Plainly stated, Krell feels that Class A designs are the most musically accurate circuit topology available. They do not suffer from the inherent distortions that all Class AB amplifiers experience. In a traditional Class A design, the output transistors conduct full current at all times regardless of the actual demand from the speakers. Often, only a fraction of this power is needed to reproduce an audio signal at normal listening levels. The rest of the power is dissipated through the amplifier’s heat sinks, producing large amounts of wasted heat. With Krell’s iBias technology, bias is dynamically adjusted, so the output transistors receive exactly as much power – but only as much power – as they need. The circuit works even at extremely low signal levels.
Previous efforts at using a “tracking” bias to accomplish what you could call “sliding bias Class A operation,” while effective, only measured the incoming signal and set bias levels from this information. iBias significantly elevates the effectiveness of previous designs by calculating bias from the output stage and output current. This seemingly small change in topology results in a dramatic improvement in sound quality, especially midrange richness and purity.
XD is another important technology. It was introduced in2018 with the K300i integrated amplifier and subsequently rolled out in all Krell amplifiers at the end of 2018 through 2019. The reviews and customer comments have been exceptionally positive.
During the development of the K-300i we discovered we could achieve substantial sonic improvements by lowering the output impedance below traditional norms. The improvement was so substantial we decided it deserved its own, unique “XD” designation. But it was no simple matter to implement. Lowering the output impedance affects the amplifier’s stability and transient response, so each stage prior to the output stage had to be re-tuned to work optimally with the lower output impedance. One of the advantages of lower output impedance is that the amplifier exerts more control over the loudspeaker drivers, and damps unwanted vibrational modes, allowing a more accurate reproduction of the original signal.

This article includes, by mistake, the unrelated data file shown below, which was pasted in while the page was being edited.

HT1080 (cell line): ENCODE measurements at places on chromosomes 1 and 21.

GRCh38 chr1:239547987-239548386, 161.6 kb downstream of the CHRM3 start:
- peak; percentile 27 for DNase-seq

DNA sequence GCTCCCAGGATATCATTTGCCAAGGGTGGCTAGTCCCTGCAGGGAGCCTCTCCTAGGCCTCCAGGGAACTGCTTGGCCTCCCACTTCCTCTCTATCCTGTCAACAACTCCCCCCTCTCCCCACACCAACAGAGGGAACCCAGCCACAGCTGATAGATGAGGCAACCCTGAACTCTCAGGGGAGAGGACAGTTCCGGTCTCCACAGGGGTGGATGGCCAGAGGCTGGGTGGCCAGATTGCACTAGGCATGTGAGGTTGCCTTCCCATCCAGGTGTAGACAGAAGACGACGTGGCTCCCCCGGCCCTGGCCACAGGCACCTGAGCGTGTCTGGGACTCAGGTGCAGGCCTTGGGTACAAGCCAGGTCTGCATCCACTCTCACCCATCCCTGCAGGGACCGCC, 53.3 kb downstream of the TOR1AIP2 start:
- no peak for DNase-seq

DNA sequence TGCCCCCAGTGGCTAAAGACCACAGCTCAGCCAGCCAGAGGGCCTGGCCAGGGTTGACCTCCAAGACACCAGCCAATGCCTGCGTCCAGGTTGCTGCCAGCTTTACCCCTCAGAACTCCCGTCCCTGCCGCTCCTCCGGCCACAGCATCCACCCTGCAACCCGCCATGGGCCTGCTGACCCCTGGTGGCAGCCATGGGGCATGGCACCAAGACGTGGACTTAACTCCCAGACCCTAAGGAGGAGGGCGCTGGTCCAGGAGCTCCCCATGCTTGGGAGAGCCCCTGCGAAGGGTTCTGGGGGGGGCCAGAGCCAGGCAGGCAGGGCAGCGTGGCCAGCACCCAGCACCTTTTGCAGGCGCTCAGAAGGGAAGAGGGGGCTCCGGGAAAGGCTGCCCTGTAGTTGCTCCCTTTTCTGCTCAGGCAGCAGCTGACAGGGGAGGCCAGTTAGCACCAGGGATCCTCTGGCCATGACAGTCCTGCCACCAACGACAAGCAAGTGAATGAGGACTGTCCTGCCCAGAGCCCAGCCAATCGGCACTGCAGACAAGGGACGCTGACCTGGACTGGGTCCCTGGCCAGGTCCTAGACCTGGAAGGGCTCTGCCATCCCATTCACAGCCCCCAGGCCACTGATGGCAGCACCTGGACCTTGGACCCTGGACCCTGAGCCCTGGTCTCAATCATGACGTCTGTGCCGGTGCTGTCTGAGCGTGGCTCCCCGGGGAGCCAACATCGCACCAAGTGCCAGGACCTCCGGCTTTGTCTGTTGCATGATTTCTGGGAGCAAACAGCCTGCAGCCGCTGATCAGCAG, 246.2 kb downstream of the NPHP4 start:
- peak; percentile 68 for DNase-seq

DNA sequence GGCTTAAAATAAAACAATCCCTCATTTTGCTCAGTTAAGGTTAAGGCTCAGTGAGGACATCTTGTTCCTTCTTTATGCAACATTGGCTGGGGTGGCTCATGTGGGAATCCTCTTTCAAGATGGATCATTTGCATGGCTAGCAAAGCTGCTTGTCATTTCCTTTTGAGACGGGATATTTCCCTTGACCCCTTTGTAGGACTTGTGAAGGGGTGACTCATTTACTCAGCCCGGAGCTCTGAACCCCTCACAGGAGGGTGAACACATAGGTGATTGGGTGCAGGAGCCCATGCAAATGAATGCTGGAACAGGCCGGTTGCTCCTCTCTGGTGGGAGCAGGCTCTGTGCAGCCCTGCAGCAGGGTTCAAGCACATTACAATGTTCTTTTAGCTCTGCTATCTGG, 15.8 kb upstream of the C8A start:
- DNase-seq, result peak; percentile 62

DL: Do you get a lot of repeat business from owners of vintage Krell products? And are there any differences between a Krell purchaser of yesterday and today?
WS: The customers of today and yesterday are similar in that they seek the best-available sound quality. That said, in addition to our traditional retail business, we’re getting more business from custom integrators.
DL: Krell has several product lines, though it is best-known for its amplifiers. Tell us about your other products.
WS: In addition to mono, stereo and multi-channel power amps and stereo integrated amplifiers we offer our Illusion and Illusion II preamplifiers, Foundation 4K Ultra HD Processor for A/V systems, our Vanguard Universal DAC Source, a 4K HDR switcher.
While some products may have been on the market for an extended period, we are consistently updating and upgrading them.
DL: What is your most popular product, and why do you think it has achieved that status?
WS: The new K300i is by far our most popular product, likely because it is the first one to incorporate our XD technology (the XD nomenclature is not added to the K300i, but it’s in there). It’s also our entry-level offering, yet we feel it sounds like a much more expensive product.
DL: Home theater is a notoriously difficult area for ultra-high-end manufacturers like Krell to compete in, due to rapidly-changing technology and features like Dolby Atmos and different forms of HDR being introduced seemingly every year. For the manufacturer, it is hard to spread the development costs required when the product doesn’t sell in mass-market quantities. An expensive home theater processor can become obsolete very quickly. For example, your own Krell Foundation 4K Processor, while highly regarded, does not have Dolby Atmos, a feature that is becoming a must-have in the premium segment. Do you have a strategy for competing in the home theater category and keeping up with rapidly-changing technology?
WS: We have three choices – one, to not manufacture preamp/processors at all and leave that to larger companies with more resources; two, to partner with a company that we can work with to enhance their offering(s); or three, to design such products in-house. We have two in-house Dolby Atmos/DTS-X pre/pros designed and at the ready. However, as you pointed out, they can become obsolete very quickly.
Krell is looking into option two, but we will only work with an OEM/ODM (original equipment manufacturer/original design manufacturer) partner if we can truly enhance their products to achieve the sound quality that we require of a Krell component. Stay tuned!